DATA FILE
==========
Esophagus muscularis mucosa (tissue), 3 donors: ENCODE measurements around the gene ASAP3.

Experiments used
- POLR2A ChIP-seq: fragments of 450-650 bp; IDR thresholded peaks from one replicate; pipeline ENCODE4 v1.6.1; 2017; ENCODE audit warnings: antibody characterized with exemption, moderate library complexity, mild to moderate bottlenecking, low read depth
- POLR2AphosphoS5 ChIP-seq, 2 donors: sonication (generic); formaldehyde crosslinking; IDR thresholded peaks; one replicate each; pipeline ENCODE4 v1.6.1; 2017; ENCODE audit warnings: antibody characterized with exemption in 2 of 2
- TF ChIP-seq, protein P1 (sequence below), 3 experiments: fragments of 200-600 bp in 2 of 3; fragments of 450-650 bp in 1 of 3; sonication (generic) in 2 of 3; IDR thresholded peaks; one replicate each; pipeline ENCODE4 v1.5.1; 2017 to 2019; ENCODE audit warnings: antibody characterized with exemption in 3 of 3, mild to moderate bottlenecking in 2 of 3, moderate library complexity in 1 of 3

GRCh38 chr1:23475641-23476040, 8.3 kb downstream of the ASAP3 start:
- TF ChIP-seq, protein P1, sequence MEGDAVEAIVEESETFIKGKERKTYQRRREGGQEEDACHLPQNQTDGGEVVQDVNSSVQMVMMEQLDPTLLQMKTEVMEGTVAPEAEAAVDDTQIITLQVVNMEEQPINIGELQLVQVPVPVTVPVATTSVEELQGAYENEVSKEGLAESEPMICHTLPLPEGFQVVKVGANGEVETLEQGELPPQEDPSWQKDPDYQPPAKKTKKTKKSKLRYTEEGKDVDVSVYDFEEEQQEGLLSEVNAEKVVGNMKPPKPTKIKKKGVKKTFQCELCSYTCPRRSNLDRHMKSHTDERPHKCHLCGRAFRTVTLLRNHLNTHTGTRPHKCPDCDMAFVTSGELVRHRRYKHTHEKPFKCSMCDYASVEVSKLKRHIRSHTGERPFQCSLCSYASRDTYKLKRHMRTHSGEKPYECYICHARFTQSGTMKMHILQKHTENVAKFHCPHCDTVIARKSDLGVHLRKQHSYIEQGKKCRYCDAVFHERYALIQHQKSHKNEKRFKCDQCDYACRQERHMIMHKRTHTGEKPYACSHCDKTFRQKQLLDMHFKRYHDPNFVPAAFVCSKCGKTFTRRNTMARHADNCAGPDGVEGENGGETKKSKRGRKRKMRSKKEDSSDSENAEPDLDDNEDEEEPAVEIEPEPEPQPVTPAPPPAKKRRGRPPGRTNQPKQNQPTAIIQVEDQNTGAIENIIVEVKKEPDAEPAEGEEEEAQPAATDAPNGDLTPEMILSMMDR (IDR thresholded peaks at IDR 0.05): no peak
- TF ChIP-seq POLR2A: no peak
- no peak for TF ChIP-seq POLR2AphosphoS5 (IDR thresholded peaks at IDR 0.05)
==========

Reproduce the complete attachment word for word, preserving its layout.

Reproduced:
Esophagus muscularis mucosa (tissue), 3 donors: ENCODE measurements around the gene ASAP3.

Experiments used
- POLR2A ChIP-seq: fragments of 450-650 bp; IDR thresholded peaks from one replicate; pipeline ENCODE4 v1.6.1; 2017; ENCODE audit warnings: antibody characterized with exemption, moderate library complexity, mild to moderate bottlenecking, low read depth
- POLR2AphosphoS5 ChIP-seq, 2 donors: sonication (generic); formaldehyde crosslinking; IDR thresholded peaks; one replicate each; pipeline ENCODE4 v1.6.1; 2017; ENCODE audit warnings: antibody characterized with exemption in 2 of 2
- TF ChIP-seq, protein P1 (sequence below), 3 experiments: fragments of 200-600 bp in 2 of 3; fragments of 450-650 bp in 1 of 3; sonication (generic) in 2 of 3; IDR thresholded peaks; one replicate each; pipeline ENCODE4 v1.5.1; 2017 to 2019; ENCODE audit warnings: antibody characterized with exemption in 3 of 3, mild to moderate bottlenecking in 2 of 3, moderate library complexity in 1 of 3

GRCh38 chr1:23475641-23476040, 8.3 kb downstream of the ASAP3 start:
- TF ChIP-seq, protein P1, sequence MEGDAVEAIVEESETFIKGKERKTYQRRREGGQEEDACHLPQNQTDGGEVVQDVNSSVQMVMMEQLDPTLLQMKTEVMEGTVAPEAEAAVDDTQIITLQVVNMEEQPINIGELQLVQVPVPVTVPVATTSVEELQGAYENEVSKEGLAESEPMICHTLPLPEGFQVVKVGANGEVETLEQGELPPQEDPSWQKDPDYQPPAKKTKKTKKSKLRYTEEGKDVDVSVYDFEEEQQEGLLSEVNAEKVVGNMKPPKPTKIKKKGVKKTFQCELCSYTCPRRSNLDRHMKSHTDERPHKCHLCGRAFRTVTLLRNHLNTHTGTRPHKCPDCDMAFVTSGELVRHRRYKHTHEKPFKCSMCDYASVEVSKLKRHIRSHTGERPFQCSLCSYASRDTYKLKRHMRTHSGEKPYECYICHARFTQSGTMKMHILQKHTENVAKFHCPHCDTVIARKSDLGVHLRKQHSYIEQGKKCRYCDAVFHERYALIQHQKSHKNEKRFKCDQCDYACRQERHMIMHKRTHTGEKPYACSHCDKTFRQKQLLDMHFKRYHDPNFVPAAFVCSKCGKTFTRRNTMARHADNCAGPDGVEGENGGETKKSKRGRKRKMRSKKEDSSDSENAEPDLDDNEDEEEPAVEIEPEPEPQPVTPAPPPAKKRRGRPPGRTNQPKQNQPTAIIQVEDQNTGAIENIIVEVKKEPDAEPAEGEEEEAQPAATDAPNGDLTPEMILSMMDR (IDR thresholded peaks at IDR 0.05): no peak
- TF ChIP-seq POLR2A: no peak
- no peak for TF ChIP-seq POLR2AphosphoS5 (IDR thresholded peaks at IDR 0.05)